In a recent drug case in Virginia, the court decided that despite some arguments to the contrary, a defendant had conspired to distribute methamphetamine. Originally, the defendant had argued that she was only guilty of one single incident of drug dealing and that one incident did not constitute an entire “conspiracy.” The court disagreed, affirming her guilty verdict.
Facts of the Case
According to the opinion, an undercover police officer pretending to be a drug dealer began a text exchange with someone he suspected of dealing methamphetamine. The officer and the suspect arranged to meet at a Dollar General store to trade a Pontiac car for three “8-balls” of meth – the undercover officer said he would provide the car if the suspect provided the meth.
The suspect promptly contacted the defendant in this case and showed her the text exchange with the undercover police officer. The defendant did not have any drugs, but she immediately became interested in acquiring the car. The male suspect, then, agreed to front the defendant the drugs as long as he was properly reimbursed over time. The pair agreed to drive together to the meeting point, and the defendant said she would hold the drugs in her bra. When they arrived at the Dollar General store, the undercover officer was waiting for them. He and two other deputies arrested the pair immediately. At trial a few months later, the defendant was found guilty of indictment against her male counterpart as well as one count of possessing drugs with intent to distribute and one count of conspiracy to distribute drugs.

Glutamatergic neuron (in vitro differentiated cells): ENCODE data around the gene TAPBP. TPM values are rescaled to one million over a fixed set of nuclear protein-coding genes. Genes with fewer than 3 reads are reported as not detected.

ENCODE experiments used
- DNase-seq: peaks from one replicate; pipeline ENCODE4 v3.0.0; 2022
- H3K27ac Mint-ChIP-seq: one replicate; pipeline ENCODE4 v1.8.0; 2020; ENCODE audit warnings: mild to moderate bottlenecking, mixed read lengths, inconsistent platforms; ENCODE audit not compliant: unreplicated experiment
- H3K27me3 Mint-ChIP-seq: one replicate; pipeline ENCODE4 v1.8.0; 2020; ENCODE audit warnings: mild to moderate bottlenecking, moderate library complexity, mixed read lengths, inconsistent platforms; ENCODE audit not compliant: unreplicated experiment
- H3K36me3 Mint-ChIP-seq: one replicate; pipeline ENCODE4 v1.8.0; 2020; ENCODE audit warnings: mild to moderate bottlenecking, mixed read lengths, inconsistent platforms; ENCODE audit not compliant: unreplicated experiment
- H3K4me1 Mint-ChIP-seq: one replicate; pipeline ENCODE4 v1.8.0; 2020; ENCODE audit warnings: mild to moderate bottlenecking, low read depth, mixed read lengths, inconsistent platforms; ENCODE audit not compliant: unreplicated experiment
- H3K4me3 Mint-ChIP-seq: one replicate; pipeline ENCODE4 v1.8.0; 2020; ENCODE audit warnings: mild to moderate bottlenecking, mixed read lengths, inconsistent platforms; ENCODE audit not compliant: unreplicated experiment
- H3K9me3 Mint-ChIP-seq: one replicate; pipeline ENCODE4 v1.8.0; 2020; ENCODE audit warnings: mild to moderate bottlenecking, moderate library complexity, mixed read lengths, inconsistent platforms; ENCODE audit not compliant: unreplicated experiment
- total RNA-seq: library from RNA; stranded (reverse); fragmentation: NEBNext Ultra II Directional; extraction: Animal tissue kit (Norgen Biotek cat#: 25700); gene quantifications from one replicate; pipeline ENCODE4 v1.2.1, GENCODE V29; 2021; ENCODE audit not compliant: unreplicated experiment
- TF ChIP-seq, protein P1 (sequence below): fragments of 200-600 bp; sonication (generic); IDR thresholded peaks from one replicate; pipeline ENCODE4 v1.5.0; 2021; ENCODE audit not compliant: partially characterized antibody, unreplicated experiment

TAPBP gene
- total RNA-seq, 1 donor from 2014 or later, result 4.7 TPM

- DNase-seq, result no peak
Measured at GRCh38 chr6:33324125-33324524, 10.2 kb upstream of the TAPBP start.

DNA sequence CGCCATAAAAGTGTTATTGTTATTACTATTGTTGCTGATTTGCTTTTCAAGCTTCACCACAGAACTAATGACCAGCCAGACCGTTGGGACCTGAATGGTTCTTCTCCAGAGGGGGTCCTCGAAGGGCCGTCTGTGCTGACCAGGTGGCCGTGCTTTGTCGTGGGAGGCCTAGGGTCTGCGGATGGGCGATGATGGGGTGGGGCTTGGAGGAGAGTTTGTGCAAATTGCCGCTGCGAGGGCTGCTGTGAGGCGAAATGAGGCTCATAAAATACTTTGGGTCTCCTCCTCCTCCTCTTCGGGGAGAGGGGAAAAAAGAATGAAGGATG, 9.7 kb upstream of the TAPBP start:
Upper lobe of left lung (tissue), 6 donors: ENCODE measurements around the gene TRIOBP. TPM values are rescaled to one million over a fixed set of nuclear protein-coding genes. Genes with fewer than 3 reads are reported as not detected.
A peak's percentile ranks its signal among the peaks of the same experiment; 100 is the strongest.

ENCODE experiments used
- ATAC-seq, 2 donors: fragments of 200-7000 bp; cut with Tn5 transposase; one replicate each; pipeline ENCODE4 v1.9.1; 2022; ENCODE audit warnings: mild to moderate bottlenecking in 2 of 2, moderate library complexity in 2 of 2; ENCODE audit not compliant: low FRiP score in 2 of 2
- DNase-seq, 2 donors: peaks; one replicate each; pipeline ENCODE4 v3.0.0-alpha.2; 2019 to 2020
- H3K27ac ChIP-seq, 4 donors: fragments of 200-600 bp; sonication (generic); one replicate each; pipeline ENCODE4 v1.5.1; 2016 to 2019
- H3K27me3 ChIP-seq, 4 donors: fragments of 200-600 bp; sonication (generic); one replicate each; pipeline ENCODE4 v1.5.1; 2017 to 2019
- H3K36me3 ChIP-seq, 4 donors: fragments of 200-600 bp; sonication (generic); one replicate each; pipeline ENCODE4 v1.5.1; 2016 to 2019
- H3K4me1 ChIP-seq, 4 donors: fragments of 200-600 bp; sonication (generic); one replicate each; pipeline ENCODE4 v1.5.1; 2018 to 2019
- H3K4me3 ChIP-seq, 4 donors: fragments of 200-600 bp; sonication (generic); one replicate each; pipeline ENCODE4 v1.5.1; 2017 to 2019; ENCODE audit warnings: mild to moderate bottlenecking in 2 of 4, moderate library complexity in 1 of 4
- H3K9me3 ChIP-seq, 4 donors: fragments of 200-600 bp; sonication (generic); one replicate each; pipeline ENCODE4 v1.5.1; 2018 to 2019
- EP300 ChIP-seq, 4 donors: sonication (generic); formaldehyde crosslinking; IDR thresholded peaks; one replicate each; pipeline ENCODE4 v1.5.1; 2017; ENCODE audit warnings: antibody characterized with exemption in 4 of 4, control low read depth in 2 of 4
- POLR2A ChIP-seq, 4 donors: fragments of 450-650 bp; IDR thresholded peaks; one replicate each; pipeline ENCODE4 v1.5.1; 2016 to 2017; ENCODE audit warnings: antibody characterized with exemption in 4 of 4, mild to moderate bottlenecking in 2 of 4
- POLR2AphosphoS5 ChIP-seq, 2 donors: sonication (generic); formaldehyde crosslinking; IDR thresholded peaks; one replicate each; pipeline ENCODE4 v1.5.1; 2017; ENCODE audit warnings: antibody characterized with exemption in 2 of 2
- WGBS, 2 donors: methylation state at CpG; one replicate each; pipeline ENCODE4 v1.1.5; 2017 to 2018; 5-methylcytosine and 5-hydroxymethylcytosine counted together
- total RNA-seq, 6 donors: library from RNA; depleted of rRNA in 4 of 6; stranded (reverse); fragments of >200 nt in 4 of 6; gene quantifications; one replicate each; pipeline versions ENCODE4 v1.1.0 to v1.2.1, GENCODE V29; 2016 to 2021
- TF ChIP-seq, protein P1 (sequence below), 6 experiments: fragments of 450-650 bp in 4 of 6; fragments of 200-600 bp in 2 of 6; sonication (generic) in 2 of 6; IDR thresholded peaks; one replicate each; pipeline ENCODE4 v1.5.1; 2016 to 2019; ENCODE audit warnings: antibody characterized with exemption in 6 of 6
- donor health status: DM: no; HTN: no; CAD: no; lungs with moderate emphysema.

At the end of the trial, the defendant moved to strike all evidence related to the conspiracy charge. She argued that the Commonwealth had only proven that there was one single transaction going on, and that a conspiracy had to involve more than one single transaction. Despite this argument, the defendant was found guilty of conspiracy to distribute. She promptly appealed.
The higher court, the Court of Appeals, agreed with the defendant, concluding there was not sufficient evidence to prove conspiracy to distribute a controlled substance. According to the higher court, the jury should have been told that one single buyer-seller relationship does not, in fact, constitute a conspiracy. Because the jury was not instructed accordingly, this higher court reversed the defendant’s conspiracy conviction.
On appeal a second time, the Commonwealth of Virginia argued that the Court of Appeals should not have reversed the conspiracy conviction. According to the Commonwealth, there was an “elaborate plan to exchange methamphetamine for a car.” Given this elaborate plan, the incident constituted more than a single incident of buying and selling drugs. It was thus reasonable for the defendant to be convicted of conspiracy to distribute.
This time, the court agreed with the Commonwealth. The court looked at the facts of the case, noting that the two people involved in the deal conspired by agreeing to drive together, by entering an elaborate financing scheme, and by planning to engage in criminal activity together. Given all of this effort, the incident at hand was enough to constitute a conspiracy. Thus the conspiracy conviction should be upheld, said the court, ultimately reversing the court’s decision below.
Are You Facing Drug Charges in Virginia?
If you have been accused of a drug crime in Virginia, it is crucial to hire a qualified criminal defense attorney that can make sure you know your options moving forward. At Robinson Law, PLLC, we will work with you to create a plan so that you have every opportunity to defend yourself. For a free and confidential consultation, call us at 703-542-3616.